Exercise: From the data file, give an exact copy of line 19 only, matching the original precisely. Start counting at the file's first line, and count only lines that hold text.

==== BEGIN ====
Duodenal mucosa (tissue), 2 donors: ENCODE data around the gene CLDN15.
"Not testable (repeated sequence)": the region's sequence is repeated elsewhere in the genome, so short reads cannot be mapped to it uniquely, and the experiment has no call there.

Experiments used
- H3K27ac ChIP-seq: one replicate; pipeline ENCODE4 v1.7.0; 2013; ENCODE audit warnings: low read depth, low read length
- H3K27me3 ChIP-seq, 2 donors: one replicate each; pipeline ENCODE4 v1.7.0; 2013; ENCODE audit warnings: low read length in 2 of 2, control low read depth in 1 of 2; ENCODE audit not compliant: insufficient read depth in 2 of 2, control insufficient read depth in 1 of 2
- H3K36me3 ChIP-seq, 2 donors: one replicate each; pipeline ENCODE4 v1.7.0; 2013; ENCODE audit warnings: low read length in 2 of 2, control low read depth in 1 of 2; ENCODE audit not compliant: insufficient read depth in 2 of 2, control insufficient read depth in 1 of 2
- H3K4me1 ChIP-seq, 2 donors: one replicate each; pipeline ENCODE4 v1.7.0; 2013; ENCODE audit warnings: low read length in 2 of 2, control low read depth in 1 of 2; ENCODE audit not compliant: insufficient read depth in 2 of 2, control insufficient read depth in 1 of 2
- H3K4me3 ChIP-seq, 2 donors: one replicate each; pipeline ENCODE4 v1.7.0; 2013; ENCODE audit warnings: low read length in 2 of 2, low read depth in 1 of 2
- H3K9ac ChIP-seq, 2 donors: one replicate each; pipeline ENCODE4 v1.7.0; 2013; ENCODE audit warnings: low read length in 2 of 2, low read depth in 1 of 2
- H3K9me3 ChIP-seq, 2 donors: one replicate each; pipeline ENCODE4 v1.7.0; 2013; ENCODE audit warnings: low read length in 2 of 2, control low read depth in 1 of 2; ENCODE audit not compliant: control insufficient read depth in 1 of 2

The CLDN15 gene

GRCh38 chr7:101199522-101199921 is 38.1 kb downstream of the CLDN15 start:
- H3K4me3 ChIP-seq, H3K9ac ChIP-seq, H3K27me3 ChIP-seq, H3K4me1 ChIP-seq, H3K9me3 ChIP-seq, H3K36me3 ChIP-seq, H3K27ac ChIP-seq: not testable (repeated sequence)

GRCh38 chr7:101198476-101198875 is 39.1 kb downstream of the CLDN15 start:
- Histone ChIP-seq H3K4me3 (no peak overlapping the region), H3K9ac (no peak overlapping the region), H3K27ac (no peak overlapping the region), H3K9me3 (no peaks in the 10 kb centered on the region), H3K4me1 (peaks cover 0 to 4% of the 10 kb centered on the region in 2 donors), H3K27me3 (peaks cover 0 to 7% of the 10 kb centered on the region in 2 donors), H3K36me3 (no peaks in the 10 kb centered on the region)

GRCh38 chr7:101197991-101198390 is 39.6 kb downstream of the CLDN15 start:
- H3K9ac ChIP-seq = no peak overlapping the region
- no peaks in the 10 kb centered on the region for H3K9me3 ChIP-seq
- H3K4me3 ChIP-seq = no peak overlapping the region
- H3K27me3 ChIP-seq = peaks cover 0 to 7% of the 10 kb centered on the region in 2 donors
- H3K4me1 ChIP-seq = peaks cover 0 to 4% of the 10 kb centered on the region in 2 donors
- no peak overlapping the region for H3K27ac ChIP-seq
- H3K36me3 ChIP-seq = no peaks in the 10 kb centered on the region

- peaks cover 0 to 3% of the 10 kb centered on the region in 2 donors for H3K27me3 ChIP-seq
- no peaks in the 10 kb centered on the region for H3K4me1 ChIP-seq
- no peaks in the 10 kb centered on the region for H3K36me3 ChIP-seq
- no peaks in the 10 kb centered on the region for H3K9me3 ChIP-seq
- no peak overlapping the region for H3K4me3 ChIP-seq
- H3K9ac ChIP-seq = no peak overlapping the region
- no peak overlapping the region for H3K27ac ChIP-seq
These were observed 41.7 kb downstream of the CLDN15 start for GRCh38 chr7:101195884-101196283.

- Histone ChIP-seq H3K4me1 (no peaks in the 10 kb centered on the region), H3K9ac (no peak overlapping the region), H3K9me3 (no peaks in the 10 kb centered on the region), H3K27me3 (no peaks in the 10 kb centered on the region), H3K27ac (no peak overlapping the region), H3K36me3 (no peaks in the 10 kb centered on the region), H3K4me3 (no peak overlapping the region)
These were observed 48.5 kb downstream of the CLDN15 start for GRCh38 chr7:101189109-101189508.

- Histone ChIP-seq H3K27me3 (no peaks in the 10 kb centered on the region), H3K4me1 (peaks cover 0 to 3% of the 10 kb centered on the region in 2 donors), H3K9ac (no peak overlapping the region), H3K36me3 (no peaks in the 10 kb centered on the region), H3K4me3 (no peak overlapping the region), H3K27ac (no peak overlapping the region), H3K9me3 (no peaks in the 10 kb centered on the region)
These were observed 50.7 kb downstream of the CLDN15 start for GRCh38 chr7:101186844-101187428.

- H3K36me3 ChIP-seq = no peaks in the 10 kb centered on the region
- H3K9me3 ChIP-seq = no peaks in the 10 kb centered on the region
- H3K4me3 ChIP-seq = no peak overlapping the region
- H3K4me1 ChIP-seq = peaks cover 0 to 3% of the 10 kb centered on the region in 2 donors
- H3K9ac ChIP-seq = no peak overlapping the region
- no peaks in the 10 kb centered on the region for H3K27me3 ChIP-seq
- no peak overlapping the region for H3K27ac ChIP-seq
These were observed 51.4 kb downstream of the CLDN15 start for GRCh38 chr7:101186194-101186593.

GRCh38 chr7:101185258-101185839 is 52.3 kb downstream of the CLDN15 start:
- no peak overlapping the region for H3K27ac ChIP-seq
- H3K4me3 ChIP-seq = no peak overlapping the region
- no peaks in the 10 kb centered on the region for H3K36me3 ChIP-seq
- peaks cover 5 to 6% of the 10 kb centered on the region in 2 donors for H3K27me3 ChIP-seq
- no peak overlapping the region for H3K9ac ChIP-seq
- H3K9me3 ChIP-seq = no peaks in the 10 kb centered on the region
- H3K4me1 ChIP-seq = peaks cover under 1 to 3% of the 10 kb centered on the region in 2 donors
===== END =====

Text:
- H3K4me3 ChIP-seq = no peak overlapping the region